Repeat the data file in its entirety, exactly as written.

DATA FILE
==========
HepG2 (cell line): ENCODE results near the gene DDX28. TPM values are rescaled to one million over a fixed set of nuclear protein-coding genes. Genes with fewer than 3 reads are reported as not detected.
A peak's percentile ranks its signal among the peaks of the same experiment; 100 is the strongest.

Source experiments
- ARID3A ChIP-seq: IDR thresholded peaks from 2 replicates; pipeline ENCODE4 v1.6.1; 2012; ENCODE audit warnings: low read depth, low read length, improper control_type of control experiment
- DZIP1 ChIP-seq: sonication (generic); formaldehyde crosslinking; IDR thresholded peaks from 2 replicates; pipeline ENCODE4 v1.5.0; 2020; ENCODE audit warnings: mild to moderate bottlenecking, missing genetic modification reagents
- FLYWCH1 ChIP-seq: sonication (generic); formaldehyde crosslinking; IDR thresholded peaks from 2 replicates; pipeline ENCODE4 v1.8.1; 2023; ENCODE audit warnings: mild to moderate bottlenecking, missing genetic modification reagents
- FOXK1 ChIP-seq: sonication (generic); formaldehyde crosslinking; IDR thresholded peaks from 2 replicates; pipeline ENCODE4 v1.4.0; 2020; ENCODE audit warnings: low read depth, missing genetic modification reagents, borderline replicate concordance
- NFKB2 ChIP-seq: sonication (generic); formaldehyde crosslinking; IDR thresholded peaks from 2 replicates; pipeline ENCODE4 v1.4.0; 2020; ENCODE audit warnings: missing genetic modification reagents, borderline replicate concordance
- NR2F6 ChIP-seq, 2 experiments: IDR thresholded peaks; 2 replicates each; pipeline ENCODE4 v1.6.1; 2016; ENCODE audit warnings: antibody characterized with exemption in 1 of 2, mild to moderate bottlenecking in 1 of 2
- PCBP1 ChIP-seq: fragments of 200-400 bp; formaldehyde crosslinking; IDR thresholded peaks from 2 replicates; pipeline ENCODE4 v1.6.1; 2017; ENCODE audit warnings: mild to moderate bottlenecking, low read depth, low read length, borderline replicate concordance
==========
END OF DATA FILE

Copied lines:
HepG2 (cell line): ENCODE results near the gene DDX28. TPM values are rescaled to one million over a fixed set of nuclear protein-coding genes. Genes with fewer than 3 reads are reported as not detected.
A peak's percentile ranks its signal among the peaks of the same experiment; 100 is the strongest.

Source experiments
- ARID3A ChIP-seq: IDR thresholded peaks from 2 replicates; pipeline ENCODE4 v1.6.1; 2012; ENCODE audit warnings: low read depth, low read length, improper control_type of control experiment
- DZIP1 ChIP-seq: sonication (generic); formaldehyde crosslinking; IDR thresholded peaks from 2 replicates; pipeline ENCODE4 v1.5.0; 2020; ENCODE audit warnings: mild to moderate bottlenecking, missing genetic modification reagents
- FLYWCH1 ChIP-seq: sonication (generic); formaldehyde crosslinking; IDR thresholded peaks from 2 replicates; pipeline ENCODE4 v1.8.1; 2023; ENCODE audit warnings: mild to moderate bottlenecking, missing genetic modification reagents
- FOXK1 ChIP-seq: sonication (generic); formaldehyde crosslinking; IDR thresholded peaks from 2 replicates; pipeline ENCODE4 v1.4.0; 2020; ENCODE audit warnings: low read depth, missing genetic modification reagents, borderline replicate concordance
- NFKB2 ChIP-seq: sonication (generic); formaldehyde crosslinking; IDR thresholded peaks from 2 replicates; pipeline ENCODE4 v1.4.0; 2020; ENCODE audit warnings: missing genetic modification reagents, borderline replicate concordance
- NR2F6 ChIP-seq, 2 experiments: IDR thresholded peaks; 2 replicates each; pipeline ENCODE4 v1.6.1; 2016; ENCODE audit warnings: antibody characterized with exemption in 1 of 2, mild to moderate bottlenecking in 1 of 2
- PCBP1 ChIP-seq: fragments of 200-400 bp; formaldehyde crosslinking; IDR thresholded peaks from 2 replicates; pipeline ENCODE4 v1.6.1; 2017; ENCODE audit warnings: mild to moderate bottlenecking, low read depth, low read length, borderline replicate concordance